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Journalist Glenn Greenwald On Cybercrime Accusations In Brazil

LULU GARCIA-NAVARRO, HOST:

Brazil filed charges Tuesday against Glenn Greenwald. He's a Pulitzer Prize-winning American journalist who lives there and a prominent critic of President Jair Bolsonaro's right-wing government. Prosecutors say Greenwald helped hack the cellphones of Brazilian officials. Greenwald used messages from those phones as evidence of collusion between a judge and the prosecutors who jailed former left-wing President Inacio Lula da Silva. His reports appeared in The Intercept and The Intercept Brasil, which he co-founded. And he joins us now via Skype.

Thanks for speaking with us.

GLENN GREENWALD: Thank you for having me.

GARCIA-NAVARRO: So the judge in that case is now the justice minister. So this reporting that The Intercept did has had huge political effect in Brazil. But the federal police have already investigated your involvement with the leaked messages, and they found absolutely no wrongdoing. Why do you feel the prosecutors are pursuing these charges now?

GREENWALD: I think that's the key point. The federal police, which is actually under the command of Sergio Moro, the justice minister who's the prime subject of our exposes, conducted a comprehensive investigation and found that I had no involvement of any kind in the hack, principally because the first time the source talked to me, he had in his possession all the information that he gave to me, making it logically impossible for me to have been involved.

This particular prosecutor who nonetheless brought these charges is notorious for abusing his office. But I think it's just part of a broader campaign of the Bolsonaro government, which doesn't believe in a free press and wants to create a climate of fear for any dissidents or anyone who opposes him in any way.

GARCIA-NAVARRO: Your Pulitzer was for reporting that you did based on information leaked by Edward Snowden. So you've handled leaked documents before, as have many other members of the press. Did the precautions you took with the Brazilian information differ in any way from the ones you took with the Snowden information?

GREENWALD: Not really. Interestingly, in both cases, by the time the source first contacted me, they each had all the information in their possession. Edward Snowden did sort of this source. But obviously, the first thing I did when I was contacted by the source was sit down with our team of Brazilian lawyers to try and understand the similarities and differences between Brazilian law on the one hand and American and British on the other, which I was very familiar from my work as a lawyer but also the Snowden case.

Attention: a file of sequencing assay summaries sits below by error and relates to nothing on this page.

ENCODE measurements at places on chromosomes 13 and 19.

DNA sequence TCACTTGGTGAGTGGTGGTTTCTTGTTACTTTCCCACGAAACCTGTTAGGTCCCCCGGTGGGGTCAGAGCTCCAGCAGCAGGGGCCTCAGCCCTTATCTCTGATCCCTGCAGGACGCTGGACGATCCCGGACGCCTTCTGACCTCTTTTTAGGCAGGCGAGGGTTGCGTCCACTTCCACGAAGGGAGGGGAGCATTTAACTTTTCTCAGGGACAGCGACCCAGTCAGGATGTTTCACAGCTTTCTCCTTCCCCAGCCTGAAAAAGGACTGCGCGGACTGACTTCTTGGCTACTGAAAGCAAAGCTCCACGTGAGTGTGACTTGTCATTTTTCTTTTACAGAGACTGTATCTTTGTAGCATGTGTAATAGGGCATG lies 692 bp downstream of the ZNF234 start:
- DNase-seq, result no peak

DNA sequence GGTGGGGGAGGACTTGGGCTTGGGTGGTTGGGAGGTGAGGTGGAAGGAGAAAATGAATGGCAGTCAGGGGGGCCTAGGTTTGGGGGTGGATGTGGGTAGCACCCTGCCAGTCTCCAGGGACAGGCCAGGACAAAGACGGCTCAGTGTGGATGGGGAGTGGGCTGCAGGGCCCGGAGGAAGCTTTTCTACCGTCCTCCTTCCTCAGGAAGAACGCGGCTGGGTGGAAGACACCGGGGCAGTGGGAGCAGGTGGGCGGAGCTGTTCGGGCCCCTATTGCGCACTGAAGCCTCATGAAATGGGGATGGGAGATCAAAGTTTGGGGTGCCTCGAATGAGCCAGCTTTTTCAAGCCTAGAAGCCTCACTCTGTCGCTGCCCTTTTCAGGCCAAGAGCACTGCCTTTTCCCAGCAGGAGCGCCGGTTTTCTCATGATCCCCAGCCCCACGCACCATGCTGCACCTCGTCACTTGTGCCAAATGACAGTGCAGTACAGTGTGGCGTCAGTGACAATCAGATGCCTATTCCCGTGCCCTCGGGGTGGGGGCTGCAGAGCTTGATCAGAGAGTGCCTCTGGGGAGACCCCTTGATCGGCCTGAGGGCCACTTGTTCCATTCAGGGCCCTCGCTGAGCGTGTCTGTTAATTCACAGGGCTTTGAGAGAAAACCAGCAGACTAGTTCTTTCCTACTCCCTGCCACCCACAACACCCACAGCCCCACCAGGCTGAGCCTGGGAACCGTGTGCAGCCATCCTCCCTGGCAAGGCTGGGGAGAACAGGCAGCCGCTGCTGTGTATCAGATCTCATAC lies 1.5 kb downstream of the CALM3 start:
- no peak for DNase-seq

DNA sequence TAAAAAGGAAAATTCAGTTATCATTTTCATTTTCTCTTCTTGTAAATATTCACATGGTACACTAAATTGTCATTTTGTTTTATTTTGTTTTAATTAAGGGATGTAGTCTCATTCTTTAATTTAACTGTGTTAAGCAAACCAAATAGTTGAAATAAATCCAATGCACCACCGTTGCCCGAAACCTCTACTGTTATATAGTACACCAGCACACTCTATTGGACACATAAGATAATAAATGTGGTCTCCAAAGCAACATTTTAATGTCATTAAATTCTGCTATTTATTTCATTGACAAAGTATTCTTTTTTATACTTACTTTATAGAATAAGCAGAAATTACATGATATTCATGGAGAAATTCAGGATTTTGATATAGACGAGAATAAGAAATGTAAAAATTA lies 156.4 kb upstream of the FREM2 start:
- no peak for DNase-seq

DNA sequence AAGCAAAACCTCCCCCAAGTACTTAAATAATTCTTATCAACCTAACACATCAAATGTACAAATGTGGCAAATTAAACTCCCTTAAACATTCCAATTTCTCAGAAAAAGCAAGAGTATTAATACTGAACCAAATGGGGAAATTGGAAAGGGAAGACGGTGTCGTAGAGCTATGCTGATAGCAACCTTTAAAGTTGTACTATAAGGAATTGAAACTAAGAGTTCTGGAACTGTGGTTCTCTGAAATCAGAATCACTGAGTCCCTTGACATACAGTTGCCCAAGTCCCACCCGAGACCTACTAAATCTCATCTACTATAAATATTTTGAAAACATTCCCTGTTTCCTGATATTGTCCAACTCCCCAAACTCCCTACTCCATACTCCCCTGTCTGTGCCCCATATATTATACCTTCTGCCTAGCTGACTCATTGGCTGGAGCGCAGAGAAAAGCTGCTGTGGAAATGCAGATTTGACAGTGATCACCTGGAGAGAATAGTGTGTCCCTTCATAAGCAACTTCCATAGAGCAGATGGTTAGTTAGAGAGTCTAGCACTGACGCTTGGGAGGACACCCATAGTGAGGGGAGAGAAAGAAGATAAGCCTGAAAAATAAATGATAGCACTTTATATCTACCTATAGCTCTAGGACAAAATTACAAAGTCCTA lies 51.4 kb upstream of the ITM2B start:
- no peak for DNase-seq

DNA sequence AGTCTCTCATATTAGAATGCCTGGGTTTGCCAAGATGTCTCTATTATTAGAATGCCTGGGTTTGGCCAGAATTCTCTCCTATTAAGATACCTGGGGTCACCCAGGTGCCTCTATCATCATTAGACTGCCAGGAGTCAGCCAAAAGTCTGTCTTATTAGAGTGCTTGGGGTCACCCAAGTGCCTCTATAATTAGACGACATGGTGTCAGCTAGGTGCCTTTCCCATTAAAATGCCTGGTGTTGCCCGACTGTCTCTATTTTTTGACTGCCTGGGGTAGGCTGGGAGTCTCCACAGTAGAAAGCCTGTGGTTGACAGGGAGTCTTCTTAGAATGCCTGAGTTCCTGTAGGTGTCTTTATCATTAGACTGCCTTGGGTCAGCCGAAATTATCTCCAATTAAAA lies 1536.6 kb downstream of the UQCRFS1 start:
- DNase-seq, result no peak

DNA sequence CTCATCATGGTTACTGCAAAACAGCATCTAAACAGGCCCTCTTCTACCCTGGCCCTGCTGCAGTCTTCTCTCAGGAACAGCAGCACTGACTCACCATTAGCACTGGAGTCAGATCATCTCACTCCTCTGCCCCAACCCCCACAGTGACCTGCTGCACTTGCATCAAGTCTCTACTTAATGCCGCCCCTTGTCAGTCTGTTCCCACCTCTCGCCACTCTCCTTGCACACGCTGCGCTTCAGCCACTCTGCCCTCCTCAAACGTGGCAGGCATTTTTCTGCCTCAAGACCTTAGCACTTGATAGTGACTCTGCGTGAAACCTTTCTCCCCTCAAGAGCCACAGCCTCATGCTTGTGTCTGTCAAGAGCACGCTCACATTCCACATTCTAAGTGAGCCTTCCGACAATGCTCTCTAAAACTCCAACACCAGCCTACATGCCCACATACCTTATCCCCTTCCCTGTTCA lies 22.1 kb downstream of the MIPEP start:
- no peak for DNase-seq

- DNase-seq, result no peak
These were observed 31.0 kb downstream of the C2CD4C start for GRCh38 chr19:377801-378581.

And in reality, the Brazilian Constitution provides press freedom protections even more robust than the U.S. Constitution does. It has a guarantee that journalists have the right to protect the anonymity of our sources, for example.

But the lawyers said the key point is you can never direct or suggest to the source that they get any additional information from you using criminality. And of course, I never did that. Not even the prosecutor claims I did. And my lawyers said - and all press freedom groups in Brazil are saying - that as long as you don't do that and just receive the information, you're acting as a journalist, and you have the right of a free press not to be punished for it.

GARCIA-NAVARRO: You and your husband, as well as your children, all live in Brazil. You also work out of there as a journalist. Do you fear retaliation from the Bolsonaro government? I mean, what do you fear the ramifications will be of this?

GREENWALD: Well, the president of the country, Jair Bolsonaro, has explicitly threatened me with prison on multiple occasions, using my name during the course of the eight months of reporting. Neither my husband, who's a congressman in Brazil, nor I have left our house without armed security and armored vehicles because of the death threats we've received from the Bolsonaro movement. It's a movement that explicitly seeks the restoration of the military dictatorship, or at least the repression that accompany that as opposed to democracy. So it uses extrajudicial and extralegal means of intimidation, like death threats and fake news and invasions into your private life, but then also abuses the law.

I don't have proof that President Bolsonaro was involved in this particular decision to charge me, but he certainly has publicly said multiple times that I may spend time in prison or that I should spend time in prison. So certainly, retaliation was always a possibility, and it's now become a reality.

GARCIA-NAVARRO: Do you think you can remain in Brazil? Would you consider leaving?

GREENWALD: I definitely would not consider leaving. Our lives are here. I've lived here for 15 years. We have two Brazilian children. And you know, if you go into journalism, I think your obligation is to confront people in power when they engage in corrupt or deceitful acts, and that often entails danger. This is a country I love and that has given me a lot. A lot of people have given their liberty or their lives to usher in Brazilian democracy, and I feel an obligation to them and just to my own values and my own profession not to flee Brazil, but to stay and defend democratic values that are under attack.

GARCIA-NAVARRO: That's Glenn Greenwald, co-founder and editor of The Intercept. Thank you very much.

GREENWALD: Thank you - really appreciate it. Transcript provided by NPR, Copyright NPR.

Corrected: January 26, 2020 at 12:00 AM EST
A previous headline misspelled Glenn Greenwald's first name as Glen.